I was fascinated by the news last week that Neanderthals had mated with modern humans. I think my first response was probably the typical reaction that most people had: Hubba hubba!
Then I thought that Neanderthals, presumed to have gone extinct about 30,000 years ago, had never really died out--at least not genetically. If you're descended from ancestors who lived in pre-historic Europe or Asia, chances are that up to 4% of your genetic makeup is Neanderthal in origin. When I thought back to the first time I met my wife--how I clubbed her over the head and dragged her home by her hair--I perceived the essential truth of this.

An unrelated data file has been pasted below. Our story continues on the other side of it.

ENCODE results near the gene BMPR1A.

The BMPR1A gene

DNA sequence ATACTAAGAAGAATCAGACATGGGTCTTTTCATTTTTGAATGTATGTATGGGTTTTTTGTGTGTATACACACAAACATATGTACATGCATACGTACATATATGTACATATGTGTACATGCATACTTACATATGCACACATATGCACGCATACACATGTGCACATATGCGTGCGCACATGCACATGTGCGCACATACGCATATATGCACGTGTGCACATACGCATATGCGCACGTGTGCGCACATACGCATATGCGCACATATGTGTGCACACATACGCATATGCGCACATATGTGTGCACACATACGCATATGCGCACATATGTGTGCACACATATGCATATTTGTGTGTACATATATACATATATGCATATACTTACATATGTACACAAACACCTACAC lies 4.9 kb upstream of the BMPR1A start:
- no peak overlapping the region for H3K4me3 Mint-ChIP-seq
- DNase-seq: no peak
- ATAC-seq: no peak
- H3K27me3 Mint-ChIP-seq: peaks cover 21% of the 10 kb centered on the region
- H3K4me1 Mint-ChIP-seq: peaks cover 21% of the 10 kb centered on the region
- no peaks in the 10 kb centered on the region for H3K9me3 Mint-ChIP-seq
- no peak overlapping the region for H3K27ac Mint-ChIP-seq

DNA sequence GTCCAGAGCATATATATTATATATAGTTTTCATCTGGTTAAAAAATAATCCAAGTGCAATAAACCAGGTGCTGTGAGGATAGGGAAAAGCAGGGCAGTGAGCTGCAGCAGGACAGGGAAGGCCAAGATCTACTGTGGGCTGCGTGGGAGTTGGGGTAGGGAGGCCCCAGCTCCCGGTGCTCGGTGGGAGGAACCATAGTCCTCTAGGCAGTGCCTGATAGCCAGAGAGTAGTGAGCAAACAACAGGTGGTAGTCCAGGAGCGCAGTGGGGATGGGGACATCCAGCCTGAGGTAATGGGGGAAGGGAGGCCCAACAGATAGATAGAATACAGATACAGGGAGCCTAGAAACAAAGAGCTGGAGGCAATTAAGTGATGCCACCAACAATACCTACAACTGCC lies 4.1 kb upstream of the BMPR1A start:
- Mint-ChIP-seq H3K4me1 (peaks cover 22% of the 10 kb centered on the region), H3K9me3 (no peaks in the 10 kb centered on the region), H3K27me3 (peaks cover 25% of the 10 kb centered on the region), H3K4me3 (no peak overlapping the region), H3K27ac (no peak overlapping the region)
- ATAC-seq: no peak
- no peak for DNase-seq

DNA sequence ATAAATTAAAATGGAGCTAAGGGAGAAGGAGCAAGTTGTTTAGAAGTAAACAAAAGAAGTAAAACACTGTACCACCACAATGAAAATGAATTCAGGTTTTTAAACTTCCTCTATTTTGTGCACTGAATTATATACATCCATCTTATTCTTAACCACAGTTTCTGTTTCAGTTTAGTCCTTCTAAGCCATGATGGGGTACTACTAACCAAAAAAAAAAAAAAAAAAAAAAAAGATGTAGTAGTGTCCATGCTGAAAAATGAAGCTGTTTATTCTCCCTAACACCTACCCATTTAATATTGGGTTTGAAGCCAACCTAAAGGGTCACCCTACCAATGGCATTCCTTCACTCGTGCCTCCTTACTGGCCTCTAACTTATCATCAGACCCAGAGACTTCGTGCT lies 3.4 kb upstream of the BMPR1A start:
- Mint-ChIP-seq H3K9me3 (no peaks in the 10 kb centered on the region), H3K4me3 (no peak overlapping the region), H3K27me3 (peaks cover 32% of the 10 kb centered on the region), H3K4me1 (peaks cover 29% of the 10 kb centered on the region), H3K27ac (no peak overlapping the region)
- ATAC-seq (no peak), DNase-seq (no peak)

Being a book flack, musing about the fate of the Neanderthal ultimately led me to a novel: William Golding's The Inheritors, published in 1955. (This was his second novel, the followup to his classic Lord of the Flies.) The Inheritors is about the last surviving group of Neanderthals and what happens when they encounter Homo sapiens. As you might imagine, it doesn't go real well for the Neanderthals.
But it seems that Golding didn't get it quite right. Turns out before modern humans drove Neanderthals to extinction, we mated with them. In retrospect, this shouldn't be surprising. After all, it's so easy even a caveman could do it.
I was also delighted to find that Golding's novel inspired a Genesis song called "A Trick of the Tail"--perfect fodder for my Classics Rock! blog. You'll find the details posted there, along with my theory that lyricist Tony Banks may have been influenced as much by the book's cover art as by its themes. See what you think.